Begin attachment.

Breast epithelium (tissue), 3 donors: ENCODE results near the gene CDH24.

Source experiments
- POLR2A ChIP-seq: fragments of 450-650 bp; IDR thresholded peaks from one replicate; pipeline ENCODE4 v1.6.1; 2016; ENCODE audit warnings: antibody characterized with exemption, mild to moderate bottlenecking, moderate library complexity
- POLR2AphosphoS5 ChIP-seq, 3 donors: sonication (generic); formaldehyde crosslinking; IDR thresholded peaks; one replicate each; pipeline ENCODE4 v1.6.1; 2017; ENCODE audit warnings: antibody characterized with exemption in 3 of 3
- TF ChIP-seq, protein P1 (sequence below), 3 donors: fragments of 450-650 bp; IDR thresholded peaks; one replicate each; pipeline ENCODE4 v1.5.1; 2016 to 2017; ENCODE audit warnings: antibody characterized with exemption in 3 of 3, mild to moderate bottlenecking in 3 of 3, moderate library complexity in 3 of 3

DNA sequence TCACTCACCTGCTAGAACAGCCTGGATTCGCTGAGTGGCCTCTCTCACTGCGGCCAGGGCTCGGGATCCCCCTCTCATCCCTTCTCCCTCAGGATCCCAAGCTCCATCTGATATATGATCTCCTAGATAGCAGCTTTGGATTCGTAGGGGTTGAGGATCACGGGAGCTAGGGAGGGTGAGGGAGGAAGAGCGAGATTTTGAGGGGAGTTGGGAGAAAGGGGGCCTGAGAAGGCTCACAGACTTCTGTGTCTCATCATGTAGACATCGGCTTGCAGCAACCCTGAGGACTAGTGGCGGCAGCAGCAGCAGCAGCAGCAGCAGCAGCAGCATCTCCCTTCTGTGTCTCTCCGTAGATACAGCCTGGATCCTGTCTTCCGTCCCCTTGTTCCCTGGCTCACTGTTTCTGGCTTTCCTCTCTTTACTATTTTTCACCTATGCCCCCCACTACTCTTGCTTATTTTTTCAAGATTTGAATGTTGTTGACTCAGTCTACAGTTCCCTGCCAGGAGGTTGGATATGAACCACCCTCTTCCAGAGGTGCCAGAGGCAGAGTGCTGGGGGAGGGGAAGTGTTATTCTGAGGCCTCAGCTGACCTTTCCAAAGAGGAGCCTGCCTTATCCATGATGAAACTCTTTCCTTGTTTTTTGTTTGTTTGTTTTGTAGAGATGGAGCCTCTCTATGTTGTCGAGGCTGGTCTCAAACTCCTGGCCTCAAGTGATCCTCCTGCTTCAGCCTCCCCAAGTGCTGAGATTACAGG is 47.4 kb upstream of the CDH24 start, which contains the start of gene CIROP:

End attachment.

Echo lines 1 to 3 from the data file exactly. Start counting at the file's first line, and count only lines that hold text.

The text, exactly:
Breast epithelium (tissue), 3 donors: ENCODE results near the gene CDH24.

Source experiments
- POLR2A ChIP-seq: fragments of 450-650 bp; IDR thresholded peaks from one replicate; pipeline ENCODE4 v1.6.1; 2016; ENCODE audit warnings: antibody characterized with exemption, mild to moderate bottlenecking, moderate library complexity